31. In what seems like a change of heart from his earlier assertion that Sophia “misrepresents Hawthorne's character and literary genius,” Stewart defends her as taking no more liberties than other nineteenth-century editors, especially when they were relatives or friends of the author. See his introductory chapters, “Mrs. Hawthorne's Revisions of the American Notebooks,” p. xxiGoogle Scholar, and “Mrs. Hawthorne's Revisions of the English Notebooks,” in The English Notebooks, ed. Stewart, (New York: MLA, 1941), p. xxi.Google Scholar In fairness to Sophia, she was criticized by many who thought more of Hawthorne's private papers should have remained private. See, for example, the British Quarterly Review, 49 (1869), 574–75Google Scholar, and the New York Daily Tribune, 13 November 1868, p. 6.Google Scholar To understand better her sense of delicacy, we would do well to reread her concluding remarks in her American preface to the English notebooks: “When a person breaks in, unannounced, upon the morning hours of an artist, and finds him not in full dress, the intruder, and not the surprised artist, is doubtless at fault.” See Passages from the English Note-Books of Nathaniel Hawthorne (Boston: Fields, Osgood, 1870), 1, VIII.Google Scholar Interestingly enough, the preface sent to America in April underwent another revision in May for Strahan's English edition, and in her final words, Sophia removes herself as “the intruder,” now asserting that “apologies are unnecessary” coming from a friend and “might be thought unbecoming on either side” (I, x).

32. Pearson, , IV, 947.Google Scholar

33. Letter to Fields (4 October 1865); cited in The American Notebooks, ed. Simpson, , p. 683.Google Scholar

34. Passages from the English Note-Books, [ed. Hawthorne, Sophia], I, vi–vii.Google Scholar

35. However, thanks to Sophia's diligent expurgation in the 1871 edition of Passages from the French and Italian Note-Books, the evidence of Hawthorne's self-copying in The Marble Faun has been successfully obscured for generations of readers. (The 1871 edition was published in London by Strahan; James R. Osgood published the American edition in Boston the following year. Some bibliographers have mistakenly ascribed the American edition to Una Hawthorne.) Of course, Stewart's editions of the American and English notebooks, in 1932 and 1941 respectively, alerted critics to Sophia's editorial practices, but while awaiting the 1980 Centenary Edition of the French and Italian notebooks, many critics have had to extrapolate from Stewart's discoveries. Before the Centenary Edition, the only published version of the notebooks containing entries that Sophia edited out was Newton Arvin's The Heart of Hawthorne's Journals (Boston: Houghton, Mifflin, 1929)Google Scholar, but his own selectivity (and absence of any scholarly apparatus) relegates his work to coffee table reading. In addition, Julian had included some of the expurgated passages in his two biographies.

36. See her letter to Chorley, Henry of the AthenaeumGoogle Scholar; reproduced in Hawthorne, Julian, 11, 246–47Google Scholar. She is emphatic on the subject in another letter, written before The Marble Faun was finished: “Mr. Hawthorne had no idea of portraying me in Hilda. Whatever resemblance one sees is accidental.” See Lathrop, Rose Hawthorne, Memories of Hawthorne (Boston: Houghton, Mifflin, 1897), p. 348.Google Scholar Already Sophia is anticipating the comparison.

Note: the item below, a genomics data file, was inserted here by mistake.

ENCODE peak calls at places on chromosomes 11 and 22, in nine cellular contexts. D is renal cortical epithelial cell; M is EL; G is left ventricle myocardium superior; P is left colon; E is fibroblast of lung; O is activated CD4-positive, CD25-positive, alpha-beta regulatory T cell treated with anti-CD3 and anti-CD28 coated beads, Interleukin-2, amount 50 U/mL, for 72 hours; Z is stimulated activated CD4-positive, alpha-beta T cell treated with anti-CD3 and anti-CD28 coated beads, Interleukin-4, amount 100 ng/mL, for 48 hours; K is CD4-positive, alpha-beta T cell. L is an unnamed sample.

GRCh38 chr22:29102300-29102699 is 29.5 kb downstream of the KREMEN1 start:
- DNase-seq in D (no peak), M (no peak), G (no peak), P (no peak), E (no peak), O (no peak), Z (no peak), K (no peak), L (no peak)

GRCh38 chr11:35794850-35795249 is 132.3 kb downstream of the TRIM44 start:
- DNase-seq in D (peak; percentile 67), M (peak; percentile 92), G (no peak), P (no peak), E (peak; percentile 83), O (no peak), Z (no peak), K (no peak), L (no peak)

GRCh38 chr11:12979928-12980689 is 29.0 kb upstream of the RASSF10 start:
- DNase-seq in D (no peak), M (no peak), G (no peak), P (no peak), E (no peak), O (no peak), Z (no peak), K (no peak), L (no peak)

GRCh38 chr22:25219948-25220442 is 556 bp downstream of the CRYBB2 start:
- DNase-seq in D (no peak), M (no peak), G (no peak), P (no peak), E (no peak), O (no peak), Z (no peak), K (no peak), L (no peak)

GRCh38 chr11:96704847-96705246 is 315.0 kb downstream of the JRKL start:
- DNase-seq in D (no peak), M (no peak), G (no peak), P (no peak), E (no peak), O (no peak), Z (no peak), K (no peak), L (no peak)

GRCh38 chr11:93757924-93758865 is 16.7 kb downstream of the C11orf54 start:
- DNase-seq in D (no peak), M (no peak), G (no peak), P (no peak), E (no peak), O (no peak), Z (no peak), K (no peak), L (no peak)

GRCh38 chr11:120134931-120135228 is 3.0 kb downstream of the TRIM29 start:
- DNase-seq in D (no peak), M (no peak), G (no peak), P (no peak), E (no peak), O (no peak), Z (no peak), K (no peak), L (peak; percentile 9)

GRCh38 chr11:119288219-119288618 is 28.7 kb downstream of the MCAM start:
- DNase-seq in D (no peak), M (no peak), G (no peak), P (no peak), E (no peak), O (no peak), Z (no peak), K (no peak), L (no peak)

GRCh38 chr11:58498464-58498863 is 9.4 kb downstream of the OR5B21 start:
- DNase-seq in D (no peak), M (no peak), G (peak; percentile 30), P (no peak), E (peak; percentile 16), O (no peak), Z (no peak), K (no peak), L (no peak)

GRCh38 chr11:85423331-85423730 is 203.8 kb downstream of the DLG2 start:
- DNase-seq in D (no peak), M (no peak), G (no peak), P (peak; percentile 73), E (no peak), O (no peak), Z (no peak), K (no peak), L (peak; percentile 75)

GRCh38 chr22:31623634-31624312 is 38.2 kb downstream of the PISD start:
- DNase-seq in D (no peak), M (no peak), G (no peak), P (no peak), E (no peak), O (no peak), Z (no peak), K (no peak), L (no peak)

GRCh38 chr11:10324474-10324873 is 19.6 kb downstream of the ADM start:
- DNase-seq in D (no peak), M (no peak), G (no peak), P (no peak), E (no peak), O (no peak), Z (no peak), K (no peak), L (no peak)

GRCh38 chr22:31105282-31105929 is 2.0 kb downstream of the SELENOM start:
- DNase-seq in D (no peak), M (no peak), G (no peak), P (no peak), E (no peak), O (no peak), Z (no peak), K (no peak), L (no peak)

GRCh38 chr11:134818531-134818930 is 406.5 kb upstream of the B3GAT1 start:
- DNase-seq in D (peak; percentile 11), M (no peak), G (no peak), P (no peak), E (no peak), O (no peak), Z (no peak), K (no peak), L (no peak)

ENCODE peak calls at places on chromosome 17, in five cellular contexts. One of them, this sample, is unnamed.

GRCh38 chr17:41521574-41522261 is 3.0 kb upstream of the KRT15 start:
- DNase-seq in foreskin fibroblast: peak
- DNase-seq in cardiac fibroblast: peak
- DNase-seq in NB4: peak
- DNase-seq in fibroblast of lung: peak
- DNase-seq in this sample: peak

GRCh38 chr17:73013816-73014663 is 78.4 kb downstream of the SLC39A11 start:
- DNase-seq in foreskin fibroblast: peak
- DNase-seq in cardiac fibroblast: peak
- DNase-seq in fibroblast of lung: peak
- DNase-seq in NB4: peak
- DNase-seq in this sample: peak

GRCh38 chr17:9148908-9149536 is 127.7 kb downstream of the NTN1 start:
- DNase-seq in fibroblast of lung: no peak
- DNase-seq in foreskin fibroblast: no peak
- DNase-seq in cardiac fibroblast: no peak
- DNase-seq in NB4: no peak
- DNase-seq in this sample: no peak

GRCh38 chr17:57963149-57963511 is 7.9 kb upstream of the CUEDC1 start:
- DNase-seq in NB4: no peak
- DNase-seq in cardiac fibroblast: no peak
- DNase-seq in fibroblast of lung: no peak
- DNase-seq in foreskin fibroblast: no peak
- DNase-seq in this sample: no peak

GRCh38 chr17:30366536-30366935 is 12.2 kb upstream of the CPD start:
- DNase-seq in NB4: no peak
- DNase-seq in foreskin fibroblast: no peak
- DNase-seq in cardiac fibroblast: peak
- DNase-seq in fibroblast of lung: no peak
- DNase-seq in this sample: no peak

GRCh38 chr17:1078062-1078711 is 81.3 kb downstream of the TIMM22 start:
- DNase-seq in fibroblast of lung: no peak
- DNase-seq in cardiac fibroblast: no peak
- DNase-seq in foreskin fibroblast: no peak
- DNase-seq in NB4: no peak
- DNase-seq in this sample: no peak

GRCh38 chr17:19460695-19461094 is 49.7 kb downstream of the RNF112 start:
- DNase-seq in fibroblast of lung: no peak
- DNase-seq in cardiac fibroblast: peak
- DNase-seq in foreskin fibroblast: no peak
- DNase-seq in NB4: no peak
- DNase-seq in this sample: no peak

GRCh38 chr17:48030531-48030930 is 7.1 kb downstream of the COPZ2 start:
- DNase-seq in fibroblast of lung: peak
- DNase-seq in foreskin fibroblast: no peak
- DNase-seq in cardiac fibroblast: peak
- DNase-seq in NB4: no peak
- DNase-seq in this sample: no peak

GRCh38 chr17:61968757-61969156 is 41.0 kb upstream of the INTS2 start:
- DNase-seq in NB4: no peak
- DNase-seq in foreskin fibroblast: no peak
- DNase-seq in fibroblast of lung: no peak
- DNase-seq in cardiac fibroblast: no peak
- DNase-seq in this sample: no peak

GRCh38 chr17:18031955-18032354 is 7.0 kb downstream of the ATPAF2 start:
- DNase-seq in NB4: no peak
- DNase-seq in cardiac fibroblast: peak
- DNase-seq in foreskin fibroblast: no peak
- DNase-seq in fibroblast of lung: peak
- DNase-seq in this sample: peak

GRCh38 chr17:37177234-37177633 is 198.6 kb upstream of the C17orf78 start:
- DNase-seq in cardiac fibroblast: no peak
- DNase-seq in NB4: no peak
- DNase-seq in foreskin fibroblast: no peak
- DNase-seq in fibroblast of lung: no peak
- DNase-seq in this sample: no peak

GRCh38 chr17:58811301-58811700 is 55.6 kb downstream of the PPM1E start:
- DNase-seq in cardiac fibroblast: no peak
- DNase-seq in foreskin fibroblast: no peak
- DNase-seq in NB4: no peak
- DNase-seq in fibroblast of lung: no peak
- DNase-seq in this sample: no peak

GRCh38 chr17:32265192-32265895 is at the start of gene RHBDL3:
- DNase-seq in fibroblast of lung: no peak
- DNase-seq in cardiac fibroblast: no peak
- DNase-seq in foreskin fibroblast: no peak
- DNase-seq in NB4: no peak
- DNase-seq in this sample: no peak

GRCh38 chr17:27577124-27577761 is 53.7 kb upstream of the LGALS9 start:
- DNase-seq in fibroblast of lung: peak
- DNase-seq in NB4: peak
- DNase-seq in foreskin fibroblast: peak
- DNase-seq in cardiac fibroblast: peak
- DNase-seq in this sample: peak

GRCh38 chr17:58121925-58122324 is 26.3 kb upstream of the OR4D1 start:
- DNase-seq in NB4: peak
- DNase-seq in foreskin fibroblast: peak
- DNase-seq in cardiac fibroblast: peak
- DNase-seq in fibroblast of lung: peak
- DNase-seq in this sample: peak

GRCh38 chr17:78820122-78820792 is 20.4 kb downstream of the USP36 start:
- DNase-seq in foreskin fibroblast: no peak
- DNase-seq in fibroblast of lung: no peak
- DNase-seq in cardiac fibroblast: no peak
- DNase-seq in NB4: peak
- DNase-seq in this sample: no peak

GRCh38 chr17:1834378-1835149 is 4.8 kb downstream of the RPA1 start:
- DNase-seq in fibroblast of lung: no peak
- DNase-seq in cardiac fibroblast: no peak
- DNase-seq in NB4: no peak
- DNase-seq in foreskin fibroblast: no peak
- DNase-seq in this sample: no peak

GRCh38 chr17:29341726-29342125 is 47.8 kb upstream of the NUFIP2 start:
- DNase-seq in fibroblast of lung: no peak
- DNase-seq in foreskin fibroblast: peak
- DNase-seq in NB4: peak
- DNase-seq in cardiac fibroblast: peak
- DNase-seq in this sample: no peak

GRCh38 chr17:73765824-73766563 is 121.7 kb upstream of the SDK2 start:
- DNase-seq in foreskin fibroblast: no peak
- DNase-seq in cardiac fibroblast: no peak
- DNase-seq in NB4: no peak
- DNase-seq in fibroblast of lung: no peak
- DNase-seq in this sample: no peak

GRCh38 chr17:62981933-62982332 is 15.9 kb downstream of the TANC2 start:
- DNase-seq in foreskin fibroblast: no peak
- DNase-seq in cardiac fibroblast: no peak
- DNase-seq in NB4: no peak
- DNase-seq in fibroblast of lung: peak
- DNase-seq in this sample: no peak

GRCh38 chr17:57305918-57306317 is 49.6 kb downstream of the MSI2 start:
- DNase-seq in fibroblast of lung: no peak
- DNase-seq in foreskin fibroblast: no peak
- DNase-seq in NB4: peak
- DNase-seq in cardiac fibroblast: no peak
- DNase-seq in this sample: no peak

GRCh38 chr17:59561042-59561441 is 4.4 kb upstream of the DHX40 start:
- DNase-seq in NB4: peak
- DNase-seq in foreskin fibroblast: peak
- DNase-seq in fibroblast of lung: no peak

37. Heroines of Fiction (New York: Harper and Brothers, 1901), pp. 188–89Google Scholar; rpt. in The Recognition of Nathaniel Hawthorne: Selected Criticism Since 1828, ed. Cohen, B. Bernard (Ann Arbor: University of Michigan Press, 1969), pp. 136–37.CrossRefGoogle Scholar

38. For numerous examples of his salutation to “my Dove,” and the same manner of adulation, see the emended Love Letters of Nathaniel Hawthorne, 2 vols. (Chicago: Society of the Dofobs, 1907)Google Scholar, or its reprint with a foreword by Clark, C. E. Fraser Jr. (Washington, D.c.: Ncr/Microcard Editions, 1972)Google Scholar. The first volume of the Centenary Edition of the letters is scheduled for publication in 1985. Many critics have seen the Sophia-Hilda parallel in terms of Hawthorne's idealization of women.

39. See his chapter on The Marble Faun in Hawthorne: A Critical Study, rev. ed. (Cambridge: Harvard University Press, 1963), pp. 209–25.Google Scholar

40. See especially pp. 216–17 of his chapter “Subterranean Reminiscences,” in The Sins of the Fathers: Hawthorne's Psychological Themes (NewYork: Oxford University Press, 1966)Google Scholar. In his chapter “Psychological Romance,” p. 14Google Scholar, Crews is talking about the changes in Passages from the American Note-Books – he would have had a field day if he had known about Sophia's omissions from the French and Italian notebooks.

41. Hawthorne, Julian, II, 225.Google Scholar

42. Review of Passages from the French and Italian Note-Books, in the Nation, 14 (1872), 172–73Google Scholar; rpt. in Crowley, , pp. 447–52Google Scholar (see especially p. 448). James, like other reviewers who detected Hawthorne's naiveté as an art critic, nonetheless joined the general critical applause for his “original” portraits of his contemporaries.

43. Memories of Hawthorne, p. iii.Google Scholar

44. The letter to Bright appears in Hawthorne, Julian, 11, 168–69Google Scholar. As for burning Sophia's “maiden letters,': Hawthorne exclaims, ”What a trustful guardian of secret matters fire is!” See The American Notebooks, ed. Simpson, , p. 552.Google Scholar But once again Sophia tried to have the last word by editing out the explicit reference to whose letters they were. See the entry for 9 June 1853 in Passages from the American Note-Books. Needless to say, Edward Wagenknecht is not alone in contending that on the basis of Hawthorne's own editing practices, he might well have agreed with most of Sophia's changes. See Nathaniel Hawthorne: Man and Writer (New York: Oxford University Press, 1961), p. 154.Google Scholar

45. Review of Transformation, in The Times (London), 7 April 1860, p. 5Google Scholar; rpt. in Crowley, , pp. 328–32Google Scholar (see especially P. 332).

46. Waggoner, (p. 213)Google Scholar observes that Miriam “often speaks for the darker side of Hawthorne's mind,” adding, however, that “she cannot be taken as always Hawthorne's spokesman.”

47. This self-criticism and tribute to Trollope appears in an oft-quoted letter to Fields, dated 11 February 1860, from Leamington. Trollope's works seem “written on the strength of beef and through the inspiration of ale.” The MS is in the Huntington Library.

48. Waggoner, , p. 217.Google Scholar

49. Fogle, , Hawthorne's Fiction, p. 173Google Scholar; Waggoner, , p. 221;Google ScholarMartin, Terence, Nathaniel Hawthorne (New York: Twayne, 1965), p. 175.Google Scholar

50. See n. 1 above.